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pipm

Build Status

Python package management using pip, requirements file & setup.cfg.

Installation

  • Adviced to install only inside virtualenv

Install from PyPI

pip install pipm

Note:

  • This tool manipulates all your requirements file. So be sure to use a version control software to keep track of the changes.

Quickstart

  • Both pip and pipm command will work as the same.
  • Create a virtualenv for the project and install pipm with
pip install pipm
  • Create an alias as alias pip=pipm or use as it is - pipm

I. Install

  • install all your dependencies from the base requirements file (requirements.txt)
pipm install
pipm install --all  # *requirements*.txt - all environment -> test/prod/dev

2. Add new packages to project

pipm install pkg-name
pipm install pkg-name --dev # as development dependency
pipm install pkg-name --test # as testing dependency

3. Removal of packages

  • Remove one or more packages. Their dependencies will also get uninstalled. No orphaned packages.
pipm uninstall pkg-name

4. update all your dependencies in requirements.txt

pipm update
pipm update --dev

Features

  1. No new set of files. *-requirements.txt works like the lockfile with pinned versions
  2. Just a wrapper around the standard pip's install/uninstall command. So all the cli options will work
  3. Handles multiple requirements files and setup.cfg stores abstract dependencies.

Commands

1. install

  • a wrapper around standard pip install command and accepts all the standard options

Below are the things that pipm brings to the table

  1. Extra functionality
    • when package names are given it will be saved to the requirements.txt file in the current directory. If you have requirements directory structure with base.txt inside then that file will be used. Otherwise it will create one in the current directory.
    • when no package name is given then it is equivalent to -r requirements.txt and it will install all requirements from the current directory
  2. Additional options: It will search for the matching one in the following pattern <name>-requirements.txt or requirements/<name>.txt or requirements-<name>.txt the below saves to file when package name given otherwise equivalent to passing requirements file name.
    1. --dev - saves to development requirements
    2. --prod - saves to production requirements
    3. --test - saves to testing requirements
    4. --doc - saves to documentation requirements
    5. --env <name> - if you have any special set of requirements that belong to a separate file you could pass the name here.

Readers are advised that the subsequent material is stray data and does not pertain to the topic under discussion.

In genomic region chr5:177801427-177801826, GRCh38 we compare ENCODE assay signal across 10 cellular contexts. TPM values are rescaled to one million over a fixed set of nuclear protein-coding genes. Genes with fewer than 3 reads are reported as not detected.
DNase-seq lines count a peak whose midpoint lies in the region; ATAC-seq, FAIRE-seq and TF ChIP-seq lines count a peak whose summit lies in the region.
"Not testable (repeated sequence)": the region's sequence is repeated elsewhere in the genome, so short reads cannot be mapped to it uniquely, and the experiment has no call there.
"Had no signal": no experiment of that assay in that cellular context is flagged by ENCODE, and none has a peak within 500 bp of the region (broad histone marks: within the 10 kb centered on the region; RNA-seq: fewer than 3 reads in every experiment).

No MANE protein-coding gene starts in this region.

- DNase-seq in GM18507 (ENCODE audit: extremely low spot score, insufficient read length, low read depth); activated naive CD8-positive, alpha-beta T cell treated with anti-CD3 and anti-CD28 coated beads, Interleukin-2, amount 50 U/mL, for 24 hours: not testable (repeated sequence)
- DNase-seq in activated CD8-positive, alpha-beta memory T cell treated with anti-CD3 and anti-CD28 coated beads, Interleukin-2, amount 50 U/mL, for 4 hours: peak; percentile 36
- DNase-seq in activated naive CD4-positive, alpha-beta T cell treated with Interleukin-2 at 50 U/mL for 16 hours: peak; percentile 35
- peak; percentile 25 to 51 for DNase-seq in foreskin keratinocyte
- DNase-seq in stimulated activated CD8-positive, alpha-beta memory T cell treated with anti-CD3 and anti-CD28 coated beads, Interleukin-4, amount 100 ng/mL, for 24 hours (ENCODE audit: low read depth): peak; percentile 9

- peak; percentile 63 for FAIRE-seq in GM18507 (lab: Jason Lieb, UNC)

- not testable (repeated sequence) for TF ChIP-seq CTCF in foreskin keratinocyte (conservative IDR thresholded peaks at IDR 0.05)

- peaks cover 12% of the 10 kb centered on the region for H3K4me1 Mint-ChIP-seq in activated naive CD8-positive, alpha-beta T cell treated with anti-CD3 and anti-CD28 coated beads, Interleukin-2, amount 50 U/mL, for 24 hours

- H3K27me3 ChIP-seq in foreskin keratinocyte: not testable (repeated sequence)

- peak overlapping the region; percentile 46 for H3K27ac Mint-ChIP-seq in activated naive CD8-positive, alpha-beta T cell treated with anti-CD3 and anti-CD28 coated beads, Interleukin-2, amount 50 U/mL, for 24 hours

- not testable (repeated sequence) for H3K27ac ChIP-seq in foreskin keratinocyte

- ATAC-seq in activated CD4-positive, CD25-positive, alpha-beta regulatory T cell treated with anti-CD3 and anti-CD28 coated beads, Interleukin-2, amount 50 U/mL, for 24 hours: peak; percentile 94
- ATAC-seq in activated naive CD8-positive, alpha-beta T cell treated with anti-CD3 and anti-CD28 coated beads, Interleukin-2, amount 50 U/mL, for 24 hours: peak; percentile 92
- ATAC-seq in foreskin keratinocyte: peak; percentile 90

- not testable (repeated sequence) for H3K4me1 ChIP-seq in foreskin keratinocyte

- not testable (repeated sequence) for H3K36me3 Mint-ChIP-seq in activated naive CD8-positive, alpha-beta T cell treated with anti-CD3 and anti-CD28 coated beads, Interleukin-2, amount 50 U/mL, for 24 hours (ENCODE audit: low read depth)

2. uninstall

  • a wrapper around standard pip uninstall command
  • alias rm is available
  • when uninstalling a package, this command also checks packages that are no longer required by any of user installed packages and removes them
  • ofcourse it removes the packages from requirements files

3. update

  • new command
  • equivalent to calling pip install with --upgrade flag
  • update a single package or the whole environment when no argument given.
  • by default the packages are updated interactively
    • set --auto-update to disable this

4. save/freeze

  • extends the standard freeze command to save the currently installed packages

Development

  • clone the repository and create new virtualenv
git clone git@github.com:jnoortheen/pipm.git
cd pipm
pew new pipm -a .
pip install -r dev-requirements.txt
  • to test from local sources
pip install -e .
  • Commit message should follow this style-guide.

Testing

  • run invoke test from the root directory.

Alternatives and their problems (IMHO)

  1. pipenv
    • good for local development with only one virtual environment per project
    • Not good when we need to deploy over production server or keep multiple virtuals-envs
    • it is better to use pew alone instead of the shell command that comes with this
  2. pip-tools
    • another set of files to keep track of, additional commands to remember
  3. poetry
    • more robust than pipenv
    • ~~the problems I faced are related to installing dependencies in remote servers/docker environments. ~~
    • longer install/update times ~~As the project matures this problem might get resolved. ~~
    • since version 1.1 these are solved.
    • new projects are to advised to use poetry when possible.
  4. dephell
    • haven't used it. But seems to handle requirements files as well as other formats.

TODOs:

  • rm will check whether a package is present in setup.cfg

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Python dependency management workflow using setup.cfg and requirements files without reinventing the wheels

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